The following excerpt is taken from Chapter 5, “Analysis of Aggregate FMV Payment Data.” The full chapter examines the aggregated FMV benchmarks for Top 25, Top 50 and Top 100 drug manufacturers, as well as device and diagnostic companies. It details average, median, minimum and maximum hourly rates and flat fees paid for consulting, advisory and speaking services.
The values in this excerpt have been intentionally blinded. The full study provides detailed FMV benchmark analysis.
Although a smaller percentage of companies pay their KOLs by hourly rate, those that do tend to be Top 25 or Top 50 drug manufacturers. These companies develop products in across a number of specialty areas — a fact that leads to a significant amount of hourly rate data. When aggregated, the data show a familiar pattern: the more experience and specialization that a KOL has, the higher the mean payment and compensation range.
The data show that specialists earn an average base hourly rate of $XXX; those specialists with a subspecialty earn XX% more at $XXX per hour. Among survey respondent companies, the maximum hourly rate for both of these KOL categories is $XX per hour, though the subspecialist range starts at $XXX per hour rather than $XXX for specialists.
The ranges for primary care physicians, mid-level providers and allied health professionals are much smaller compared to those of specialists and subspecialists. The hourly rate range for primary care physicians, for example, is $XXX to $XXX, with an average payment of $XXX per hour. From that point, the ranges drop: mid-level providers receive an average payment of $XXX per hour in a range between $XXX and $XXX per hour; and allied health professionals are paid in a range between $XXX and $XXX, with a mean payment of $XXX per hour.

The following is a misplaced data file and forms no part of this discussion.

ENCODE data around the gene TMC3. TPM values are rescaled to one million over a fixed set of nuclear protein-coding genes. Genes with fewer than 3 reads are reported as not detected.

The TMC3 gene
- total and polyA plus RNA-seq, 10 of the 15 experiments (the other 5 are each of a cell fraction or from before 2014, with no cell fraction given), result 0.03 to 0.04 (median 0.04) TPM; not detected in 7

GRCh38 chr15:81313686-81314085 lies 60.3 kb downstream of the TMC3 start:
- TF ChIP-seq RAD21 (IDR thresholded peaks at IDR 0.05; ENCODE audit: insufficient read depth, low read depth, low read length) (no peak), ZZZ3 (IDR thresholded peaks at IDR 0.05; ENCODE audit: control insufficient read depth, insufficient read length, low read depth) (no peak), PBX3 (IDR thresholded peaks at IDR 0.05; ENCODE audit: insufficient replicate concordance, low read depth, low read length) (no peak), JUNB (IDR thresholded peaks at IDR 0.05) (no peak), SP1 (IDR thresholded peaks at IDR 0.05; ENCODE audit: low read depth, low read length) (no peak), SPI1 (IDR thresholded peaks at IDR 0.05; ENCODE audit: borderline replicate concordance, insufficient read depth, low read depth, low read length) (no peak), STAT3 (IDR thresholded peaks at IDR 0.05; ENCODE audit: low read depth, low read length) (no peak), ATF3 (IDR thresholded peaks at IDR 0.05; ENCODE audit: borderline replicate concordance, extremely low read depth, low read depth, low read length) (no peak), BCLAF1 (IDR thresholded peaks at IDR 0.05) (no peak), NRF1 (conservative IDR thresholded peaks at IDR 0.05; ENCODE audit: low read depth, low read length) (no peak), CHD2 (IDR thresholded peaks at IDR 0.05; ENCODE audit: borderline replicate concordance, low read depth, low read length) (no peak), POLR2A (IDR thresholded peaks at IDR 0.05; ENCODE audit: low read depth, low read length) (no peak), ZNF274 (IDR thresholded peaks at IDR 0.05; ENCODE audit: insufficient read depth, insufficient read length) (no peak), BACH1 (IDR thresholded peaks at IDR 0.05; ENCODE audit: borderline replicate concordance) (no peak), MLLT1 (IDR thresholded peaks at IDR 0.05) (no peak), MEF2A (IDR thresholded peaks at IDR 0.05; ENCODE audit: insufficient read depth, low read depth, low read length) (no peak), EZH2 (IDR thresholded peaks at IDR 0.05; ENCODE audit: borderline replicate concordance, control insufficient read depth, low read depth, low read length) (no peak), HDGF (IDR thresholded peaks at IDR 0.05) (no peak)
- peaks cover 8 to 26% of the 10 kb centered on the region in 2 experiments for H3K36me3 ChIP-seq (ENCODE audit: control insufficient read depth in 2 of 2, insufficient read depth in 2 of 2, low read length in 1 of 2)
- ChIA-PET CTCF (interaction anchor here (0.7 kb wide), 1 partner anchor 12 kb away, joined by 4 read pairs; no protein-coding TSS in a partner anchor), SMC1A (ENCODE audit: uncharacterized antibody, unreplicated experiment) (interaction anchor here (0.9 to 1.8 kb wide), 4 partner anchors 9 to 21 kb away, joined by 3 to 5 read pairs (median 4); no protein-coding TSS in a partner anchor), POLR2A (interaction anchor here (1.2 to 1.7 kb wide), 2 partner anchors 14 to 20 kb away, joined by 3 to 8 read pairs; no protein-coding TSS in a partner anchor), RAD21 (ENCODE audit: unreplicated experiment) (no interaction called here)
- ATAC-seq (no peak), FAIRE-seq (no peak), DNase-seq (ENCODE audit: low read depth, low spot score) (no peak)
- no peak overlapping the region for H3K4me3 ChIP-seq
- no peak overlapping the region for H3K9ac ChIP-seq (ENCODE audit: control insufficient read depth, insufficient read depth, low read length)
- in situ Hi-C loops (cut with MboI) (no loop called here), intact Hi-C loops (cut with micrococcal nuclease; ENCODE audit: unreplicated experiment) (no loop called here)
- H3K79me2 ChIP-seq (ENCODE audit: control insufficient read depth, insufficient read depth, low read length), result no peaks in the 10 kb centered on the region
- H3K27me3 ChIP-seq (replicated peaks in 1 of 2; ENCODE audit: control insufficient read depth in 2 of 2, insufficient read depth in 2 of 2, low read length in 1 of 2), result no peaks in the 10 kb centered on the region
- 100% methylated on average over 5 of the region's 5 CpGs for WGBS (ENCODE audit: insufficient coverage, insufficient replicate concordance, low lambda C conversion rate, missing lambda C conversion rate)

The following excerpt is taken from Chapter 1, “Trends Impacting KOL Compensation.” The full chapter examines the impact of the Sunshine Act and other regulatory and policy changes. Italso includes data that illustrates the extent of the shrinking KOL pool. Other topics explored in this chapter include the increasing restrictions placed on KOLs by academic institutions and medical publications, as well as KOLs’ reactions to greater transparency and regulations.
Cutting Edge Information’s research shows that the shrinking KOL pool is a consistent trend over the past five years. The environment is changing for both companies and KOLs. The pharmaceutical industry is working to address compliance concerns in the face of expanded government regulations. For their part, physicians are also dealing with restrictions from their employing academic and research institutions. Because each party is coping with change, both sides look to strengthen the relationships that are already in place.
Pharmaceutical companies cannot offer the lucrative honoraria they had in the past, forced to draw the line at fair-market value. Meanwhile, academic physicians are only able to work a pre-specified number of industry events. Surveyed pharmaceutical executives do not refute that times have changed; they simply reject the notion that thought leader management is more difficult because of it.
For thought leader management teams, any roadblocks to working with physicians decrease the overall opinion leader pool. Pharmaceutical companies unfortunately bear the consequences of a smaller thought leader pool. Companies struggling to launch novel medicines now face the prospect of filing for approval without advice from the most expert medical professionals. As more KOLs decline to work with pharmaceutical companies, clinical and marketing teams inevitably will lack knowledge of specific patient needs and other information that help develop a better product. Furthermore, the smaller thought leader pool creates a political nightmare for thought leader management executives whose goals are based on the successful relationships that they develop. It also causes development teams to turn repeatedly to those relationships already established, exacerbating the very situation causing the current problem.
Data show the rapid decline in specialist relationships with the average pharmaceutical company. Between 2006 and 2011, the number of specialist relationships has fallen by 76%. 2011 is the first year of in which Cutting Edge Information’s research found that none of the companies surveyed reported more than 1,000 specialist relationships. In 2006 and 2007, four companies reported relationships with over 1,000 specialists.
Many of the executives interviewed for this study agreed that the public reporting of physician payments is having an effect on the available pool of KOLs. The general consensus is that physicians are not excited about having their names appear on list after list of industry ties.